Novel Agents for the Acute Conversion of Atrial Fibrillation: Focus on Vernakalant
Vernakalant is a novel anti-arrhythmic drug, recently approved for the cardioversion of recent-onset atrial fibrillation. Its action is mainly due to the blockade of atrial-selective channels responsible of the ultra-rapid delayed rectifier current IKur, but has also important interactions with other channels and currents, such as INa (inward sodium current), and IKACh (acetylcholine-regulated potassium current). Due to the relatively selective blockade of the IKur, vernakalant prolongs the effective refractory period of the atria with minimal effects on the ventricles, thus minimizing the risk of proarrhythmia. Thus far vernakalant has been tested in three placebo-controlled trials (ACT I, ACT II and ACT III) and in one amiodarone-controlled study (AVRO). Vernakalant has been demonstrated more effective than both placebo and amiodarone for the rapid conversion of atrial fibrillation, without significant adverse events. This article will review the recent patents on this novel atrial-selective agent, discussing its mechanisms of action and possible clinical applications in the real-world practice.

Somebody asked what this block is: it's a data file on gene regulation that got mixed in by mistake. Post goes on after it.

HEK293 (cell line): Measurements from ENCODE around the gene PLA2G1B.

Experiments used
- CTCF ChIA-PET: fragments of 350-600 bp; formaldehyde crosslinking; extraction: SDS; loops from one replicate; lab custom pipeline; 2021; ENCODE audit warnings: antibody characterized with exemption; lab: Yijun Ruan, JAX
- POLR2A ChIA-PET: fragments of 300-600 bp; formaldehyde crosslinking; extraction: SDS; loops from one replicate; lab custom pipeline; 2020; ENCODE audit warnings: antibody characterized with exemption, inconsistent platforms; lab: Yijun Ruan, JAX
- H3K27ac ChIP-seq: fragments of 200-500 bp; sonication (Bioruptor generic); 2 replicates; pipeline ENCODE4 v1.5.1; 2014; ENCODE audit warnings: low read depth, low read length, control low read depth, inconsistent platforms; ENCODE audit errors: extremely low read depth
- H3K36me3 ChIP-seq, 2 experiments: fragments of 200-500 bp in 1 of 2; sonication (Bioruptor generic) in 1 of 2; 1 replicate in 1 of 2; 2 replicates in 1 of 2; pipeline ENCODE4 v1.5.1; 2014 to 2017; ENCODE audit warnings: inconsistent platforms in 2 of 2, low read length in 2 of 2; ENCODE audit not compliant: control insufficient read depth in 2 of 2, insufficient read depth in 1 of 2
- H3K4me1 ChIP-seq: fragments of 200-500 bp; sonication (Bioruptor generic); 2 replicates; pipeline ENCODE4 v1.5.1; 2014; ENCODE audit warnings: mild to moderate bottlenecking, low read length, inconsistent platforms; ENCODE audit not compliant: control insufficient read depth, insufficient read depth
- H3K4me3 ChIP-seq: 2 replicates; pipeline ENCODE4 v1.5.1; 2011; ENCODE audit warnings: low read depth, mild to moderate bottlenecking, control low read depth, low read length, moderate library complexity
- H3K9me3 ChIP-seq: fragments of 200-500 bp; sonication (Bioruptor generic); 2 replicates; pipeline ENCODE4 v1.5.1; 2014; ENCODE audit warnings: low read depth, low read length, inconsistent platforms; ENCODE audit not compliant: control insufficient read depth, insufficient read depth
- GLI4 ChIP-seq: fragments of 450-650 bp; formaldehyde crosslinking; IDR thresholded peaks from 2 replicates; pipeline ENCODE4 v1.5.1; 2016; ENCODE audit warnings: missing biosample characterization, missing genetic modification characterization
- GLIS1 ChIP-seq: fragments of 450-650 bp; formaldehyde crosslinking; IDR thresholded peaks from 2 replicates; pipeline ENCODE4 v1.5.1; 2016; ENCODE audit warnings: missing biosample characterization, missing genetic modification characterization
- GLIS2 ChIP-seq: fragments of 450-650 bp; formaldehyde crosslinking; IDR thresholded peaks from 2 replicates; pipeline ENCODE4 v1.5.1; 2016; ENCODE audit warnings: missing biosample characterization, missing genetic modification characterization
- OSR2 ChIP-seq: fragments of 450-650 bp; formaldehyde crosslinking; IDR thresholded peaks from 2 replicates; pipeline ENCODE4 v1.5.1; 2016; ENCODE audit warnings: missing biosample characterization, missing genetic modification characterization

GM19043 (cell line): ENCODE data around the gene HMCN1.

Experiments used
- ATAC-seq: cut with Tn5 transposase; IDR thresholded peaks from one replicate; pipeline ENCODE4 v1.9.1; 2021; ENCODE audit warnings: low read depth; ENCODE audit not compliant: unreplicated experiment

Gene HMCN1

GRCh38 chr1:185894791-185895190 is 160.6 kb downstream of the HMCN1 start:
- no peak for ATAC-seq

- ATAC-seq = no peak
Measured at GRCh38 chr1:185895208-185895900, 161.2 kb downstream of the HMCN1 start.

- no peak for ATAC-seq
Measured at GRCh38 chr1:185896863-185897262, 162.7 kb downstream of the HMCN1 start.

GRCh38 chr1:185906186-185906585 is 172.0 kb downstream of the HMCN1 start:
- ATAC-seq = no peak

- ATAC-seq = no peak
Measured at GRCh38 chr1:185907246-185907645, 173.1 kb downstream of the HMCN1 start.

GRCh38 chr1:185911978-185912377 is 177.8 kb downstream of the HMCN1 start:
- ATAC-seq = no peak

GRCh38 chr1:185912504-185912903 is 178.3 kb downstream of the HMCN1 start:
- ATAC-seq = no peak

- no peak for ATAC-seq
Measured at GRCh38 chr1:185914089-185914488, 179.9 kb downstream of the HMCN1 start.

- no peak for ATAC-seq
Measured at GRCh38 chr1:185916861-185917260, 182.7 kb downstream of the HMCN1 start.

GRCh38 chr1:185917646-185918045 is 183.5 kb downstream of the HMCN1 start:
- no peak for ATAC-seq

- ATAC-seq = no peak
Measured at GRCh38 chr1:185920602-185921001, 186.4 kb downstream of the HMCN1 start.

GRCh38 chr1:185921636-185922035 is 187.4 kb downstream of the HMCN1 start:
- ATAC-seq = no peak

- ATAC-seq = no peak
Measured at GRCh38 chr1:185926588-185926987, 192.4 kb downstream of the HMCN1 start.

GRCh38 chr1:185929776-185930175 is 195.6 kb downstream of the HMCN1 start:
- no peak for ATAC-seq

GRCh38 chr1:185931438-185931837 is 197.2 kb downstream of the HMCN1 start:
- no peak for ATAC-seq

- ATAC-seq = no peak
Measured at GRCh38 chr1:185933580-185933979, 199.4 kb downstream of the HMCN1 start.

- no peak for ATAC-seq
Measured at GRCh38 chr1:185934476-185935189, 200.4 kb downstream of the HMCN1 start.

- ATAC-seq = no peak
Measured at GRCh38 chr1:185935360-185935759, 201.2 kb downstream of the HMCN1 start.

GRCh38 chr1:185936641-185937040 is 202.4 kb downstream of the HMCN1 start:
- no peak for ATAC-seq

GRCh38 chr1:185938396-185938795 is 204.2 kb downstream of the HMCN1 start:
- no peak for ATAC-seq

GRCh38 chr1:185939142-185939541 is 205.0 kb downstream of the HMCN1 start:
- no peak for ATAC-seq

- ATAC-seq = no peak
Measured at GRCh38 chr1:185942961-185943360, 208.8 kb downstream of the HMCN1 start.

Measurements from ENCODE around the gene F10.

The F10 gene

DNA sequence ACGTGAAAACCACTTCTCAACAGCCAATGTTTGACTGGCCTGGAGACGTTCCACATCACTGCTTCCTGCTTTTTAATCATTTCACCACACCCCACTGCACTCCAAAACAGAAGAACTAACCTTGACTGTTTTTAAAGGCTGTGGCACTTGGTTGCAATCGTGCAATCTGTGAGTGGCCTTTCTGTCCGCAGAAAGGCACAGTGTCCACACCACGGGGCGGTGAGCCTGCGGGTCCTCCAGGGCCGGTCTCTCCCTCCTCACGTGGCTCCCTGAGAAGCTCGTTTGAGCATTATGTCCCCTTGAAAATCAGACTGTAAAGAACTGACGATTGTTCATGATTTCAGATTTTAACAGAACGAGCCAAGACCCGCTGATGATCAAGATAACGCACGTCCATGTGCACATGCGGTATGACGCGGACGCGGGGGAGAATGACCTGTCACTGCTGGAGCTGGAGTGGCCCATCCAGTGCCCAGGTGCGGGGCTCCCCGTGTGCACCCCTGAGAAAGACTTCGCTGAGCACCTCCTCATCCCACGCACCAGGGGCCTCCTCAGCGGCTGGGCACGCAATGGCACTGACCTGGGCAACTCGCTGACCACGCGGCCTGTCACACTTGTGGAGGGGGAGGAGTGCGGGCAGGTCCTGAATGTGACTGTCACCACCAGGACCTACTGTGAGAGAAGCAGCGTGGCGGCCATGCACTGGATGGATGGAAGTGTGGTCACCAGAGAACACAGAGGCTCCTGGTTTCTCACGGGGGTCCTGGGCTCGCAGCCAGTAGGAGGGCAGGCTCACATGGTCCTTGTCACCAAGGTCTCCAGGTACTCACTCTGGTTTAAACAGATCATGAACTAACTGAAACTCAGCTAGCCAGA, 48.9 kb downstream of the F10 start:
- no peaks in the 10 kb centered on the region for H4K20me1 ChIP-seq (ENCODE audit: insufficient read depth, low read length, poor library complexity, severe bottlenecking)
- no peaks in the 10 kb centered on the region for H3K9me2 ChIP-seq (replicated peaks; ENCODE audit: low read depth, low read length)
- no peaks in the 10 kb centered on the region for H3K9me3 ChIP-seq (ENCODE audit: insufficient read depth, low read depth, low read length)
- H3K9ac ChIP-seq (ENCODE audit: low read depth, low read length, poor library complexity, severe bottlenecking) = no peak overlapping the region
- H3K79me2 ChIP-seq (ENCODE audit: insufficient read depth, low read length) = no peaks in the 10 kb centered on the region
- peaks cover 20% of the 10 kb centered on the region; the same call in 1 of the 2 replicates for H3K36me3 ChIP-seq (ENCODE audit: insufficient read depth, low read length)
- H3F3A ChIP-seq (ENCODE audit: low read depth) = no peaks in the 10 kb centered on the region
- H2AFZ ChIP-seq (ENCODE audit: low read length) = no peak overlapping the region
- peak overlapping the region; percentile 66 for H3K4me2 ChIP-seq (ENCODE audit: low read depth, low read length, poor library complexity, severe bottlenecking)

Keywords: Vernakalant, atrial fibrillation, pharmacologic cardioversion, AVRO, multiple wavelet model, effective refractory period, ventricular arrhythmias, Flecainide, Propafenone, CYP2D6, warfarin, furosemide, digoxin, action potential duration, RSD1235, CRAFT, AZD7009, dysgeusia, proarrhythmia
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